Archive for the ‘Sights from Singapore’ Category

Two is the new One

September 30, 2007

Episode 2 of The Inglorious Slackers is out. The theme this week is films, but we manage to drift in and out of the main topic. Thanks to everyone who’s taken the time to listen to us and offer their feedback 🙂

We really appreciate it.


Taxi-nomic Irony

August 21, 2007

It’s ten at night, and as if a long day isn’t bad enough, frantic hand-waving (which would put a teenage girl who just saw Hrithik Roshan to shame) results in a taxi driver pulling over, brusquely asking ‘where ah?’ and after realizing that you are pleading with him to take you to a destination not on his preferred route, waves you away and speeds off into the darkness.

What is ironic is that a lot of taxi drivers complain that their trade is not a profitable one, that they are victims of a cruel capitalistic economy; and yet their passenger-screening criterion is more stringent than that of the American Consulate. I always thought that public transport should not have private players – a case in point being my hometown, where cut-throat competition forces bus and rickshaw drivers to ignore traffic rules and the value of the human life, in order to squeeze that last rupee out of a single trip. The upside however is that you never have to wait more than five minutes to get any kind of public transport.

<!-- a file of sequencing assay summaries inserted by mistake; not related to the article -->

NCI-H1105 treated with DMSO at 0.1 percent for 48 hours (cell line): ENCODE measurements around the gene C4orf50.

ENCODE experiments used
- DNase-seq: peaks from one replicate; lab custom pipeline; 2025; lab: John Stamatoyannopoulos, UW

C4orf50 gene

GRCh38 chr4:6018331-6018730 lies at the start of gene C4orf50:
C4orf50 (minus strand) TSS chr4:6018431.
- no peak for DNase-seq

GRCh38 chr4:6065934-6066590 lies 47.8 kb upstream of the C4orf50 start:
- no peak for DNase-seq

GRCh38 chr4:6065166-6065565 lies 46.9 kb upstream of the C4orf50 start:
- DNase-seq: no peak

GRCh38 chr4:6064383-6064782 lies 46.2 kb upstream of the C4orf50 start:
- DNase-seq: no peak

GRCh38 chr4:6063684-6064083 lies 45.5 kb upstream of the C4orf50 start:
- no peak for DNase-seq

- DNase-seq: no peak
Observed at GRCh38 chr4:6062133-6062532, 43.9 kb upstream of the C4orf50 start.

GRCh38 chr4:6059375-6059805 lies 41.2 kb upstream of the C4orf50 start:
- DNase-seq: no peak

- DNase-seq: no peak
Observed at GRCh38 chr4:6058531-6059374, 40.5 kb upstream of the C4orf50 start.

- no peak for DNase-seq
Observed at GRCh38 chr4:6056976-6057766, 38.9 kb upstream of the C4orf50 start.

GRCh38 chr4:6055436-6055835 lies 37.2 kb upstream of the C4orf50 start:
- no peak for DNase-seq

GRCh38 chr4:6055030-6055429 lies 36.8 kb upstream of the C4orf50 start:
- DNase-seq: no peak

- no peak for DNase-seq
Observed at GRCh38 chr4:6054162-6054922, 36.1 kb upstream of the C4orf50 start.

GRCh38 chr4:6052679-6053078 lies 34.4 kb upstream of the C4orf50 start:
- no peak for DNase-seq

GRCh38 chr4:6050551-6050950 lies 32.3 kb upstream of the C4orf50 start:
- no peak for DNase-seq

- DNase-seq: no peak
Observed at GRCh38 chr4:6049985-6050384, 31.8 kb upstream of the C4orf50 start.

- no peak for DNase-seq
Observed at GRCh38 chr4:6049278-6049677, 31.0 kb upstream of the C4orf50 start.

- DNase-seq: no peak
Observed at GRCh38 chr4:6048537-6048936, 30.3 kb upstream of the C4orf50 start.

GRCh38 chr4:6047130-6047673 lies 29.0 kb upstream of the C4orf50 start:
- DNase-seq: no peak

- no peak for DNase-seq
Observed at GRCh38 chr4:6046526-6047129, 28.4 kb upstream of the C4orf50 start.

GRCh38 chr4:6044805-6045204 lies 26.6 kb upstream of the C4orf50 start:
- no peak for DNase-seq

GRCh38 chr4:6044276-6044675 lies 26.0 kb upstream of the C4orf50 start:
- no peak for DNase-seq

My point with this long-winded rant is that the public transport here is slipping into mediocrity, and probably what is needed to awaken it from its siesta is a potent cocktail of private bus companies, three-wheeler rickshaws and road-rash.

Our 15 seconds

June 26, 2007


<What>Bezurk was featured on national television</What>

<When>Couple of weeks ago</When>

<WhereCanISee>YouTube, of course</WhereCanISee>



<Blog>Bezurk Blog</Blog>


<PostScript>I always thought this morning show was a little lame, but I guess I was wrong – they do know what they are talking about ;)</PostScript>


Let the good times roll…

June 24, 2007